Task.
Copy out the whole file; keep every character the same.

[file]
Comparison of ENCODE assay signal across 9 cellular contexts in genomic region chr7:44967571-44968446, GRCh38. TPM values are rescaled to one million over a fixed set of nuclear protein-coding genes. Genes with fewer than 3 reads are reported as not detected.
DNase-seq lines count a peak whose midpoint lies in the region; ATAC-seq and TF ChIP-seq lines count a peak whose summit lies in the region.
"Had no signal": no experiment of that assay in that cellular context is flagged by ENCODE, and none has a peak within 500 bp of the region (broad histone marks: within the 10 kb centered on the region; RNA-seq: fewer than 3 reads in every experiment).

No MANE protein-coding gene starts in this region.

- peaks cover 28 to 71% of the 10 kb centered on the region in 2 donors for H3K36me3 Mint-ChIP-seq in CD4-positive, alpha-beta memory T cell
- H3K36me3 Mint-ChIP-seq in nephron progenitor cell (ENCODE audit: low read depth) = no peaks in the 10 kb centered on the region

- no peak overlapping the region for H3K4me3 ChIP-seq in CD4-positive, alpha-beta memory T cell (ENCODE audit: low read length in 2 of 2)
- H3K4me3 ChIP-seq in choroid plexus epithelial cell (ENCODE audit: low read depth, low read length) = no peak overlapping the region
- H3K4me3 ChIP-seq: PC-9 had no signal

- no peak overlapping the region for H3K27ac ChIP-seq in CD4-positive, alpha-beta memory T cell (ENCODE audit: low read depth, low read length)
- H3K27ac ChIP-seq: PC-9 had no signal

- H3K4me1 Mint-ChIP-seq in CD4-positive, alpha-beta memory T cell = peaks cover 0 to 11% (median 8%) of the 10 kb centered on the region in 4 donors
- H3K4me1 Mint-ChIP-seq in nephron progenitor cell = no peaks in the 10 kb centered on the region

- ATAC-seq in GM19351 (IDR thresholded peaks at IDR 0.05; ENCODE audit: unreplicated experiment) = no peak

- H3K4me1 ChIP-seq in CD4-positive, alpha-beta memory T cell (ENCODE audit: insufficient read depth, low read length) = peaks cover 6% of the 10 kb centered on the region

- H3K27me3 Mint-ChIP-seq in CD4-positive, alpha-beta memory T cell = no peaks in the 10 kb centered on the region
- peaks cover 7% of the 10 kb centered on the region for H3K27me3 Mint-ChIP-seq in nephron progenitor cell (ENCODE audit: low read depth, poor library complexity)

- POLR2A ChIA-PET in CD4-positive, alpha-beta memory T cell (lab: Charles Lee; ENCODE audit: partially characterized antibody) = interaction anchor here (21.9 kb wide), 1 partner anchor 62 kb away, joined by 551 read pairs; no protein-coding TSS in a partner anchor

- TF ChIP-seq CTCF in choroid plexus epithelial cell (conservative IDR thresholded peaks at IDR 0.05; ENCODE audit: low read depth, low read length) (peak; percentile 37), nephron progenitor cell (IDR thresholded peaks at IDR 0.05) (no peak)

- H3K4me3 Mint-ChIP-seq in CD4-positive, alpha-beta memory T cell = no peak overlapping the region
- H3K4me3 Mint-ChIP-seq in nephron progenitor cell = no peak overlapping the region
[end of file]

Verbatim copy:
Comparison of ENCODE assay signal across 9 cellular contexts in genomic region chr7:44967571-44968446, GRCh38. TPM values are rescaled to one million over a fixed set of nuclear protein-coding genes. Genes with fewer than 3 reads are reported as not detected.
DNase-seq lines count a peak whose midpoint lies in the region; ATAC-seq and TF ChIP-seq lines count a peak whose summit lies in the region.
"Had no signal": no experiment of that assay in that cellular context is flagged by ENCODE, and none has a peak within 500 bp of the region (broad histone marks: within the 10 kb centered on the region; RNA-seq: fewer than 3 reads in every experiment).

No MANE protein-coding gene starts in this region.

- peaks cover 28 to 71% of the 10 kb centered on the region in 2 donors for H3K36me3 Mint-ChIP-seq in CD4-positive, alpha-beta memory T cell
- H3K36me3 Mint-ChIP-seq in nephron progenitor cell (ENCODE audit: low read depth) = no peaks in the 10 kb centered on the region

- no peak overlapping the region for H3K4me3 ChIP-seq in CD4-positive, alpha-beta memory T cell (ENCODE audit: low read length in 2 of 2)
- H3K4me3 ChIP-seq in choroid plexus epithelial cell (ENCODE audit: low read depth, low read length) = no peak overlapping the region
- H3K4me3 ChIP-seq: PC-9 had no signal

- no peak overlapping the region for H3K27ac ChIP-seq in CD4-positive, alpha-beta memory T cell (ENCODE audit: low read depth, low read length)
- H3K27ac ChIP-seq: PC-9 had no signal

- H3K4me1 Mint-ChIP-seq in CD4-positive, alpha-beta memory T cell = peaks cover 0 to 11% (median 8%) of the 10 kb centered on the region in 4 donors
- H3K4me1 Mint-ChIP-seq in nephron progenitor cell = no peaks in the 10 kb centered on the region

- ATAC-seq in GM19351 (IDR thresholded peaks at IDR 0.05; ENCODE audit: unreplicated experiment) = no peak

- H3K4me1 ChIP-seq in CD4-positive, alpha-beta memory T cell (ENCODE audit: insufficient read depth, low read length) = peaks cover 6% of the 10 kb centered on the region

- H3K27me3 Mint-ChIP-seq in CD4-positive, alpha-beta memory T cell = no peaks in the 10 kb centered on the region
- peaks cover 7% of the 10 kb centered on the region for H3K27me3 Mint-ChIP-seq in nephron progenitor cell (ENCODE audit: low read depth, poor library complexity)

- POLR2A ChIA-PET in CD4-positive, alpha-beta memory T cell (lab: Charles Lee; ENCODE audit: partially characterized antibody) = interaction anchor here (21.9 kb wide), 1 partner anchor 62 kb away, joined by 551 read pairs; no protein-coding TSS in a partner anchor

- TF ChIP-seq CTCF in choroid plexus epithelial cell (conservative IDR thresholded peaks at IDR 0.05; ENCODE audit: low read depth, low read length) (peak; percentile 37), nephron progenitor cell (IDR thresholded peaks at IDR 0.05) (no peak)

- H3K4me3 Mint-ChIP-seq in CD4-positive, alpha-beta memory T cell = no peak overlapping the region
- H3K4me3 Mint-ChIP-seq in nephron progenitor cell = no peak overlapping the region